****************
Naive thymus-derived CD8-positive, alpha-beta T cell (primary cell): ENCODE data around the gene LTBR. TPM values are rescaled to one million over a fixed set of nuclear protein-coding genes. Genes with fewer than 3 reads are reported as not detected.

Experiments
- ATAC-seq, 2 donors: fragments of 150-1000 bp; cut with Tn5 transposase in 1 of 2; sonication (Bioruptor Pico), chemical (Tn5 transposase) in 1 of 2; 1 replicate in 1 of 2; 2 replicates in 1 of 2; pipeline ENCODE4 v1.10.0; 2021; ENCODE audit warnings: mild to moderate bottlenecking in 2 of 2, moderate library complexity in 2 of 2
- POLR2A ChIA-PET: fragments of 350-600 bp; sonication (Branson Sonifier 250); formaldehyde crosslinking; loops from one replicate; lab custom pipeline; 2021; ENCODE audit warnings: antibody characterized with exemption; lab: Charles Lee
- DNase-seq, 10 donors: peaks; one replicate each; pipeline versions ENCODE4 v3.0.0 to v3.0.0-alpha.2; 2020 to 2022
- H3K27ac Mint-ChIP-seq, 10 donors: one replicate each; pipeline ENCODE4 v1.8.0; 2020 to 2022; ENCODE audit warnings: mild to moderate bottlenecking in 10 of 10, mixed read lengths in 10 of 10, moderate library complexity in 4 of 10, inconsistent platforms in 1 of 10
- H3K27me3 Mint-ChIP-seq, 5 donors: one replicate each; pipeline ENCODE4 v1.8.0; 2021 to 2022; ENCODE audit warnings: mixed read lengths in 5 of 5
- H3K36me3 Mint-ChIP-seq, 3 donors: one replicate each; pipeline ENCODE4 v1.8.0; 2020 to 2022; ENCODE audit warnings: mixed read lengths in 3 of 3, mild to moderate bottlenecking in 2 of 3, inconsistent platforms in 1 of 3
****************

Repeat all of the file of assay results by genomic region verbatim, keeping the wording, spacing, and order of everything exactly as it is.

Naive thymus-derived CD8-positive, alpha-beta T cell (primary cell): ENCODE data around the gene LTBR. TPM values are rescaled to one million over a fixed set of nuclear protein-coding genes. Genes with fewer than 3 reads are reported as not detected.

Experiments
- ATAC-seq, 2 donors: fragments of 150-1000 bp; cut with Tn5 transposase in 1 of 2; sonication (Bioruptor Pico), chemical (Tn5 transposase) in 1 of 2; 1 replicate in 1 of 2; 2 replicates in 1 of 2; pipeline ENCODE4 v1.10.0; 2021; ENCODE audit warnings: mild to moderate bottlenecking in 2 of 2, moderate library complexity in 2 of 2
- POLR2A ChIA-PET: fragments of 350-600 bp; sonication (Branson Sonifier 250); formaldehyde crosslinking; loops from one replicate; lab custom pipeline; 2021; ENCODE audit warnings: antibody characterized with exemption; lab: Charles Lee
- DNase-seq, 10 donors: peaks; one replicate each; pipeline versions ENCODE4 v3.0.0 to v3.0.0-alpha.2; 2020 to 2022
- H3K27ac Mint-ChIP-seq, 10 donors: one replicate each; pipeline ENCODE4 v1.8.0; 2020 to 2022; ENCODE audit warnings: mild to moderate bottlenecking in 10 of 10, mixed read lengths in 10 of 10, moderate library complexity in 4 of 10, inconsistent platforms in 1 of 10
- H3K27me3 Mint-ChIP-seq, 5 donors: one replicate each; pipeline ENCODE4 v1.8.0; 2021 to 2022; ENCODE audit warnings: mixed read lengths in 5 of 5
- H3K36me3 Mint-ChIP-seq, 3 donors: one replicate each; pipeline ENCODE4 v1.8.0; 2020 to 2022; ENCODE audit warnings: mixed read lengths in 3 of 3, mild to moderate bottlenecking in 2 of 3, inconsistent platforms in 1 of 3